If you have been arrested for DUI/DWI, it is a good idea to contact a D.C. DUI Lawyer to fight the charges and put your arrest behind you. A good defense can help you get the best possible outcome. Even though a DUI charge can have devastating consequences, the first step is to fight the charges. An attorney who has experience fighting DUI cases will have the best chance of getting a favorable outcome.
OWI is the least serious offense
OWI is the least serious offense, but it is still a criminal offense. It carries much less serious consequences than DUI and DWI, but the prosecutor still has to prove that you were noticeably impaired while driving. The offense carries a maximum prison sentence of 180 days.
In DC, OWI is almost always charged along with Aggravated DUI, and prosecutors will automatically charge you with the lesser offense. It is also called a “wet reckless offense,” and it only applies to cases involving impairment. If you are arrested, you can get an OWI defense attorney to help you get out of this legal problem.
However, an OWI conviction comes with many other penalties, including a criminal record and social repercussions. An OWI conviction may affect your ability to obtain employment, obtain a commercial driver’s license, or even gain security clearance. It will also show up on your credit report. It could even prevent you from getting an education at certain colleges or universities.
Refusing to provide a breath sample
The penalty for refusing to provide a breath sample can be steep, especially in the District of Columbia. However, it is possible to reduce this penalty by hiring a DC DUI attorney. A DC DUI attorney can help you understand the consequences of refusing to provide a breath sample, and what your rights are if you are found guilty.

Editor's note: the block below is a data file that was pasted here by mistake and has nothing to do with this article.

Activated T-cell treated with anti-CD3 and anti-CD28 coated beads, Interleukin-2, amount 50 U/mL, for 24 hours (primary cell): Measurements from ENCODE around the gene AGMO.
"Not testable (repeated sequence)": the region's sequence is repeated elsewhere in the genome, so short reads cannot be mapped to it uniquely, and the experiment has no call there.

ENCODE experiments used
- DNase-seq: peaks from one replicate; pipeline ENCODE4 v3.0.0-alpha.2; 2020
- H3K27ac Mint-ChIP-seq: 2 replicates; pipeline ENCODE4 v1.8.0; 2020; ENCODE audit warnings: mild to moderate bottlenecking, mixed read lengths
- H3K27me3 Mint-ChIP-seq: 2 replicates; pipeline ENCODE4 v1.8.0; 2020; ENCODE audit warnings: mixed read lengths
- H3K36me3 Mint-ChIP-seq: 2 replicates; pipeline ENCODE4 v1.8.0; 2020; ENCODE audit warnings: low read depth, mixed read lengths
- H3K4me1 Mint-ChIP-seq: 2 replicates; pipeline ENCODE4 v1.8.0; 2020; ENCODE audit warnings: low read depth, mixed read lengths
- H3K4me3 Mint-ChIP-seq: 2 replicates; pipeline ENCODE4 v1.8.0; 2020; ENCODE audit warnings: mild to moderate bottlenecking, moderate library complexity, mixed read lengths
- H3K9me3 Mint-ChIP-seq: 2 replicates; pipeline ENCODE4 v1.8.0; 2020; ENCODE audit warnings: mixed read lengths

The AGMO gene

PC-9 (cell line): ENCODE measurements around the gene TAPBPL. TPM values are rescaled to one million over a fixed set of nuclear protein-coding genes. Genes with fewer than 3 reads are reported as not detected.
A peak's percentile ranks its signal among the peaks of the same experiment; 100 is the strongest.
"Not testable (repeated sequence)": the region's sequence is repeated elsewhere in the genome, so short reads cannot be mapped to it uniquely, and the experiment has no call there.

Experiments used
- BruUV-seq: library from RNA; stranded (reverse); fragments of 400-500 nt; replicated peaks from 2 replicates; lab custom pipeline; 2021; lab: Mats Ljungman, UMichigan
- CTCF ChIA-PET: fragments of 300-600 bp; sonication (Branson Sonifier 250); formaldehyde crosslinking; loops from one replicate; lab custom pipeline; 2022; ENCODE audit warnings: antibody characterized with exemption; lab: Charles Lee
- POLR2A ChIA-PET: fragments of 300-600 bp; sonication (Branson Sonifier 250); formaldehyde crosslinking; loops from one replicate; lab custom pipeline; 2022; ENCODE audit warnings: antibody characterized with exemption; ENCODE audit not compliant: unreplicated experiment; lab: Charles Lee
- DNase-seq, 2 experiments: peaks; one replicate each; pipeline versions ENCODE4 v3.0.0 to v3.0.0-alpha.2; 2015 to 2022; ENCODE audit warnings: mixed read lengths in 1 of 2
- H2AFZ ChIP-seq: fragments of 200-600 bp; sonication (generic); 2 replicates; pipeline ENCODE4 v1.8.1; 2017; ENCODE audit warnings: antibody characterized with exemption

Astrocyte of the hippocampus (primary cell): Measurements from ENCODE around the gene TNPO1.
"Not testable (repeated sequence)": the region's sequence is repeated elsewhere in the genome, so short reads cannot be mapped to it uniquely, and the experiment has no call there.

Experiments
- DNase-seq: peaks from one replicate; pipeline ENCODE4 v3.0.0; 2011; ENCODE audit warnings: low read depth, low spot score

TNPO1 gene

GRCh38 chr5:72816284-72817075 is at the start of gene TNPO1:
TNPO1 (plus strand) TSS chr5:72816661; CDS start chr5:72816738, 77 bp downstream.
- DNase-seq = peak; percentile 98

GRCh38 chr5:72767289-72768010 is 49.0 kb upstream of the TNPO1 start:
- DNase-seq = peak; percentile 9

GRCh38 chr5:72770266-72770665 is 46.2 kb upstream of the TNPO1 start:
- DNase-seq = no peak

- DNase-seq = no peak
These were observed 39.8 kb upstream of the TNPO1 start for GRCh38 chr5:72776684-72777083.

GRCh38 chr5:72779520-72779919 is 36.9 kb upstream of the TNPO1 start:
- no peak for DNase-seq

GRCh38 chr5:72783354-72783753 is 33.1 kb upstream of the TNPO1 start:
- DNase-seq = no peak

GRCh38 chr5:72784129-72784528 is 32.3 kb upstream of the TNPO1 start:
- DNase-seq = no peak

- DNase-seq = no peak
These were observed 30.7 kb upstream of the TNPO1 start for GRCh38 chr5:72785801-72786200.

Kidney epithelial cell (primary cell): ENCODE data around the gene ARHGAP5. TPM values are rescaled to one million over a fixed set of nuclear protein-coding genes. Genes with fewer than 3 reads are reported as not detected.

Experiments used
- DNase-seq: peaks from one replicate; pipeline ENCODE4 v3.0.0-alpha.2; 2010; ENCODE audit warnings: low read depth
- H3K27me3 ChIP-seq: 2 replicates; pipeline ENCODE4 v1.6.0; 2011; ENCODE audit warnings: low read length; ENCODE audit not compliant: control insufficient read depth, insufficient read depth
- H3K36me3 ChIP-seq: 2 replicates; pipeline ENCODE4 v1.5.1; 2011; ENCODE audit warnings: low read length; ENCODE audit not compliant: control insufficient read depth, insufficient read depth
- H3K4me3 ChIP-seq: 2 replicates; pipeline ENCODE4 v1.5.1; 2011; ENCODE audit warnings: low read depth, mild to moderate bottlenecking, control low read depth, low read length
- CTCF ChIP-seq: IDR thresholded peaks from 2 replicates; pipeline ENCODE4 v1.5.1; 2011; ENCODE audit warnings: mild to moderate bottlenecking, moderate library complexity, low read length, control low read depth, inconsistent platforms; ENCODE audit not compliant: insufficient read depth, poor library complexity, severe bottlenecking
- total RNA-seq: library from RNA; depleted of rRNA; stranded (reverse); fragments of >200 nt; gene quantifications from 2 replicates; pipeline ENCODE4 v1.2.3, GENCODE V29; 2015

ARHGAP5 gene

First, it is important to know that refusing to provide a breath sample is punishable by one year of disqualification. However, it is worth noting that states have varying laws regarding breath test refusal. For instance, in Arizona, refusing to provide a breath sample is punished by a mandatory ignition interlock device, while in Georgia, refusing to provide a breath sample can result in the use of an ignition interlock device.
Refusing to provide a blood sample
If you’ve been arrested for DUI in Washington, DC, you should know that you have a right to refuse a blood sample. Under the Implied Consent Law, refusal to submit to a chemical test could result in additional civil punishments and your license being suspended for a year or more. Even though the results of a blood test are confidential, they can still be used as evidence in a DC DUI trial.
The refusal can be argued for several reasons, based on the driver’s conscious awareness of guilt. A well-documented religious objection may qualify as a valid exemption. If your refusal has no religious significance, you may be able to challenge the validity of the blood test.
Challenge admissibility of evidence
If you have been arrested for DUI and the evidence used to convict you is inadmissible, you can challenge the evidence at trial. An experienced DUI attorney knows how to challenge the admissibility of evidence. The attorney can challenge the police officer’s recollection, the basis for the arrest, and the searches and questioning that took place.
Getting a reduced sentence
Hiring a DC DUI attorney is essential if you face DUI charges in the District of Columbia. The penalties associated with DUI convictions can be life-altering and can put a defendant’s future and those of his or her family at risk. A DC DUI attorney can help you navigate the legal system and help you get a reduced sentence.
While most cases are settled out of court, if your case goes to trial, you’ll need an attorney who has tried similar cases. Only an experienced attorney can confidently present your case before a jury. It is imperative to find a reputable DC DUI attorney and get the best representation you can. Even though the arrest process is quick and complicated, having a skilled attorney on your side can make a difference in the outcome.